I keep being asked whether or not the Independent Community Group (ICG) will be fielding candidates again at the local elections in 2014. The honest truth is that this will not be my decision to make, and to be equally honest I am really pleased that that is the case. It truly is an extremely difficult decision to make, and there are so many imponderables involved that those who will be entrusted with making it will not be able to do right for doing wrong.
Of course, as the party in power, the attitude of the local Labour Party is always a massive consideration. Councillor Dennison’s comments are very much noted. So too is the fact that none of his colleagues seem in any rush to endorse them, as indeed is that, coincidentally or otherwise, they would appear to have coincided with his demotion from the Council’s Cabinet.
It is difficult to see certain long-standing councillors not a million miles from Syon embracing the idea of the primacy of community, primacy that is over the diktats of a political party to which blind and unquestioning allegiance is for some almost a religious matter.
There are also pernicious outside influences that need to be factored into the equation. Perusing his Facebook page, far too much influence would still appear to be wielded over the politics of the Hounslow party by the peculiar and obsessive man-child of Southall. I’ll not massage his ego by mentioning his name – it is not him that is important, but the way in which others relate to him and, more significantly still, to his method. His ethics are the antithesis of everything Councillor Dennison would appear to stand for, and a cursory stroll around the Web would seem to indicate that his gutter politics approach is still very much more widely favoured by Labour decision-makers in Hounslow than that of the Syon councillor.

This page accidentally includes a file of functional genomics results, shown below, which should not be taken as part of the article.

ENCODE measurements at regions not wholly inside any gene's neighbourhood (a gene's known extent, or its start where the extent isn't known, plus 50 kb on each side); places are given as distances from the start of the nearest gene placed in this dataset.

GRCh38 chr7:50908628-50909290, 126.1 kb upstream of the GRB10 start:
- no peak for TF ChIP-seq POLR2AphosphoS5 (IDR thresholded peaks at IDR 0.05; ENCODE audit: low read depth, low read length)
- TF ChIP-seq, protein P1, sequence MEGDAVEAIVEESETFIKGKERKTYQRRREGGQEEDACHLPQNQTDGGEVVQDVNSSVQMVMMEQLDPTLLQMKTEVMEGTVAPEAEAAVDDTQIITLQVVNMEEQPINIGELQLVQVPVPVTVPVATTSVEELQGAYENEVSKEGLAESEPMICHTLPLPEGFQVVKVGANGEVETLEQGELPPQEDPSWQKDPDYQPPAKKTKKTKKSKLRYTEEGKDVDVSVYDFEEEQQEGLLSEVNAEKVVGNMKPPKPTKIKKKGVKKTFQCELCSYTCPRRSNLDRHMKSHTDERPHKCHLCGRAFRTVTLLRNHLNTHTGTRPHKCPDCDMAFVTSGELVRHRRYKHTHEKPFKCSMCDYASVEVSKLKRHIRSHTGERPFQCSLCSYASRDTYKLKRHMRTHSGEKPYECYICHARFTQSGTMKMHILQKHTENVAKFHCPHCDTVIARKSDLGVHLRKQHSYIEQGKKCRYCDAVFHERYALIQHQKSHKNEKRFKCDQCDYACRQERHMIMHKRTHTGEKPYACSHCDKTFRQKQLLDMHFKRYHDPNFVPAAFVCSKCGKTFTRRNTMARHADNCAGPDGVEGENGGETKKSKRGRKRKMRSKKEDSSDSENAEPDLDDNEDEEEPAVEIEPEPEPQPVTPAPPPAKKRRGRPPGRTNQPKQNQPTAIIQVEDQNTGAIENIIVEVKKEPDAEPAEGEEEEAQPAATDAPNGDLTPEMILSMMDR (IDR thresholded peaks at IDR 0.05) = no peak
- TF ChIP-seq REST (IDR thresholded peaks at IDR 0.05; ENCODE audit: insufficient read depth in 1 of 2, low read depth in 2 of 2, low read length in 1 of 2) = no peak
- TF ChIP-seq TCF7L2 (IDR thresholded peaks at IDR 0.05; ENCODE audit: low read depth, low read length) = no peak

The old ways have in any event continued to manifest themselves on occasions. Just recently the Lead Member for Environment declined to meet the Mogden Residents’ Action Group (MRAG), a community group representing many thousands of victims of Thames Water’s neglect of its legal and moral obligations over the odour emanating from its Mogden plant, unless the residents agree to meet on his terms (that is in the presence of officers who have long demonstrated their lack of support for the community’s aspirations). This “we are in charge, not you” message is wholly inconsistent and incompatible with the resident-driven model that we desire to see.
One thing the ICG needs to accept is that if it abstains from the fray in 2014, it will find it much harder to come back in 2018 if that is what needs to be done. The effective Lab/ICG dichotomy which exists at present in both Isleworth and Syon wards will have been replaced once again by a Lab/Con dichotomy, and the organised community will have an uphill struggle trying to re-establish itself as the natural opposition to Labour. New residents will have moved in, old supporters will have moved out or passed away, and we will be back to where we were prior to 1998.